LH: As a person who is currently struggling with hearing loss, I have to say I desperately wish this was real. Covid was a wake up call for me. Everyone is masked and I can’t hear what people are saying, and I can’t ask them to take the mask off, because then we all get sick. I had no idea until 2020 that I was basically reading lips for the last few years. The Covid era threw me into this weird, disconcerting, mumblecore universe where I had to learn to have a whole new relationship with silence. Anyway, I’m using my third ear to snoop on my students. I want to know whether they really did the reading.

SLC: The aliens actually showed up. They only communicate through images and demand you show them one overall image that explains our civilization. You have five minutes to Google Image search. What do you type into the search bar?

LH: “Image of Donald Trump shitting on an endangered butterfly”

SLC: Pick a book you haven’t read. You’re expected to write a one-paragraph review of that book tomorrow. Let’s see that bullshit review.

LH:  Infinite Jest by David Foster Wallace is indeed infinite (in that it is nine thousand pages long), and it is indeed a jest, except the author doesn’t appear to be in on the joke. To be fair, it is funny to think that anyone like me would read this hacky nonsense. After ten pages my eyes started bleeding. Three pages later I developed an allergy to sideburns and the word “bro.” By the thirtieth page I gave up because I was being chased down the street by fifty dudes with names like Travis and Holden who kept screaming you just don’t understand true genius and now I’m hiding out in an abandoned train car on the edge of town. Jeanette Winterson came by and taught me some hobo code signs, so I think I’m going to make it. The end.

SLC: It’s Halloween but instead of dressing up in scary costumes, the tradition has changed. Now people dress up in sad costumes. What do you pick for yourself?

LH: I don’t dress up for Halloween. I don’t go out. Halloween makes me incredibly self conscious. I stay home and eat the candy I’m supposed to give to children. Are my pyjamas sad? Is it sad that I’ve got a jolly rancher stuck in my hair? I don’t care. Leave me alone.

SLC: You’ve been hired to develop the latest reality show. You have complete creative control, but there’s one stipulation. The studio demands that Gordon Ramsey be in every episode of the show, even though it has nothing to do with cooking. Tell me about your big reality show idea.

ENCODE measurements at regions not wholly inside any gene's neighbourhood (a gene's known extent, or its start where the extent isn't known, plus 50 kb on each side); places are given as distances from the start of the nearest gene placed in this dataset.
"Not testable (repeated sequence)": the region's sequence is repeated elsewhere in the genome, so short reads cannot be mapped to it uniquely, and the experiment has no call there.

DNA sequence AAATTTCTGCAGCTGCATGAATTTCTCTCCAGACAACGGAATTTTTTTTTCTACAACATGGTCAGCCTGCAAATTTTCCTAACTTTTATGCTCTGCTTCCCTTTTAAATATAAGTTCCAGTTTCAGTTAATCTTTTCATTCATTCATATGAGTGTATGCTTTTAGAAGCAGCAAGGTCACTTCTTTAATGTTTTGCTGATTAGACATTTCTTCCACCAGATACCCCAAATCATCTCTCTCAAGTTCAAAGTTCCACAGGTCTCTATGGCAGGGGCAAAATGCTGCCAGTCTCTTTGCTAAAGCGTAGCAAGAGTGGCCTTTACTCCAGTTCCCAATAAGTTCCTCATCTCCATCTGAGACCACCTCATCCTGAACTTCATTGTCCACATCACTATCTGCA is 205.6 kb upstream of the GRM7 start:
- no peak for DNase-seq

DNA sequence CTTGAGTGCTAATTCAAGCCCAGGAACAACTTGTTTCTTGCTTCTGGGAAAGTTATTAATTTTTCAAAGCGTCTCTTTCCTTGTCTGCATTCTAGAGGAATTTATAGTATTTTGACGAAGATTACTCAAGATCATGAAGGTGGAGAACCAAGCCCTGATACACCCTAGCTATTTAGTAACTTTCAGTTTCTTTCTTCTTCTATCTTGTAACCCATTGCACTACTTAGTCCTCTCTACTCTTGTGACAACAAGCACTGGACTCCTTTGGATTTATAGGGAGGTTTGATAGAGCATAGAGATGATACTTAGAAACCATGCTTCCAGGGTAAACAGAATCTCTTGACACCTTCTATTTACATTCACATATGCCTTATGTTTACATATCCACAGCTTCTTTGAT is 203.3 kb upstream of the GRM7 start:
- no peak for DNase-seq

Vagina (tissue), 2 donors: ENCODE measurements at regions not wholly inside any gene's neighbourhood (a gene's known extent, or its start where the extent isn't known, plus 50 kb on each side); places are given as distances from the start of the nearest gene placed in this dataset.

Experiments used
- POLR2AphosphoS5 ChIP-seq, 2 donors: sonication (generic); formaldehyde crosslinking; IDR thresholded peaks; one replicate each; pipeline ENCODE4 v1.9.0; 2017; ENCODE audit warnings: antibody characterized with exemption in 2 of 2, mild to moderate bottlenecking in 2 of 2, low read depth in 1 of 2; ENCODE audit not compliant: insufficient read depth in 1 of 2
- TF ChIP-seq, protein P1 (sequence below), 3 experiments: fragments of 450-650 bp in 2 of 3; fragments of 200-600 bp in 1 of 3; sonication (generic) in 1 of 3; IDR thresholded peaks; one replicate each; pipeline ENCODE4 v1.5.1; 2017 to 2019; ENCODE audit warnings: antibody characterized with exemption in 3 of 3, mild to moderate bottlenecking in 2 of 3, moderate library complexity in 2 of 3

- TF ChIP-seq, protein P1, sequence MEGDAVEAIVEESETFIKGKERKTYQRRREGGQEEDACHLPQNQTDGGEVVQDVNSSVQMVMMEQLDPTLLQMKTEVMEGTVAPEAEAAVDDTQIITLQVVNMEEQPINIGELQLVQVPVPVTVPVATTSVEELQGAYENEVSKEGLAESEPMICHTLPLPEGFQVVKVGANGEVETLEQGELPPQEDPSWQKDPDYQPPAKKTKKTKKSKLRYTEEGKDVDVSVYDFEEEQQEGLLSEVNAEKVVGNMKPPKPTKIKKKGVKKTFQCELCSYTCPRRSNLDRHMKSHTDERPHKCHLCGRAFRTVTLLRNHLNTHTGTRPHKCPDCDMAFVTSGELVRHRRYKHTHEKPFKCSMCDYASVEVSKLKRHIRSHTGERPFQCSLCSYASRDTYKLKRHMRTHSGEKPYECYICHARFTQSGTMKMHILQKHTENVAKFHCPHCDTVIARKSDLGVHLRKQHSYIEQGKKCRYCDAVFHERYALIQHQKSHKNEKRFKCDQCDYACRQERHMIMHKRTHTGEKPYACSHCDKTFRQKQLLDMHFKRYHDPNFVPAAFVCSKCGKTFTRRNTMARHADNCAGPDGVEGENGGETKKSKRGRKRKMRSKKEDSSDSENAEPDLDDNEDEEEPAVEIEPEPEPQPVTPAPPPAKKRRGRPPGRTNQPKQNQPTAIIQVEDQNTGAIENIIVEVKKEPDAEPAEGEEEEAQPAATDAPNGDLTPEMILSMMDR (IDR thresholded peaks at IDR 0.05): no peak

LH: Obviously my reality show is called Let’s Fuck With Gordon Ramsay. The entire premise is based around humiliating him. Contestants win prizes by shaming various TV chefs into shutting the hell up. TV chefs are a scourge on humanity. There are only two good TV chefs in the history of the genre: Jacques Pepin and Anthony Bourdain. Jacques Pepin was a high-class French cuisine master who gave up his restaurant to write menus for Howard Johnson’s, and then he went on PBS in the 1980s to show kids like me how to make fried bologna sandwiches. He was like the Mr. Rogers of food. Anthony Bourdain never cooked for us, which is why he was the greatest TV chef. He was also a better writer than pretty much anyone. The rest of them can pound sand. If you agree with me, join us next time on Let’s Fuck With Gordon Ramsay, when we shave Emeril Legassi’s head and make him read Amazon reviews of his crappy cookware!

SLC: There’s a new rule. Every American must have a minimum of ten animals in their house at all times and only one cat and one dog are allowed in the mix. How do you stock your zoo?

LH: Easy: I’m adopting two giant parrots whose owners have died, because most parrots live for like 80 years. Also three snakes (preferably red tail boas), that one surprised guinea pig from the internet meme, a donkey, and a baby raccoon named Steve. You have to give raccoons human names. Because of their little bitty hands.

SLC: You’ve been asked to write the definitive history of rock and roll in one tweet as part of the Condensing American History for the Tech Generation (CAHTG) educational initiative. Let’s see it.

LH: (120 characters) We stole everything from Black people and now y’all think Taylor Swift is “deep.” I’m never leaving this abandoned train car. Hobo Hampton out.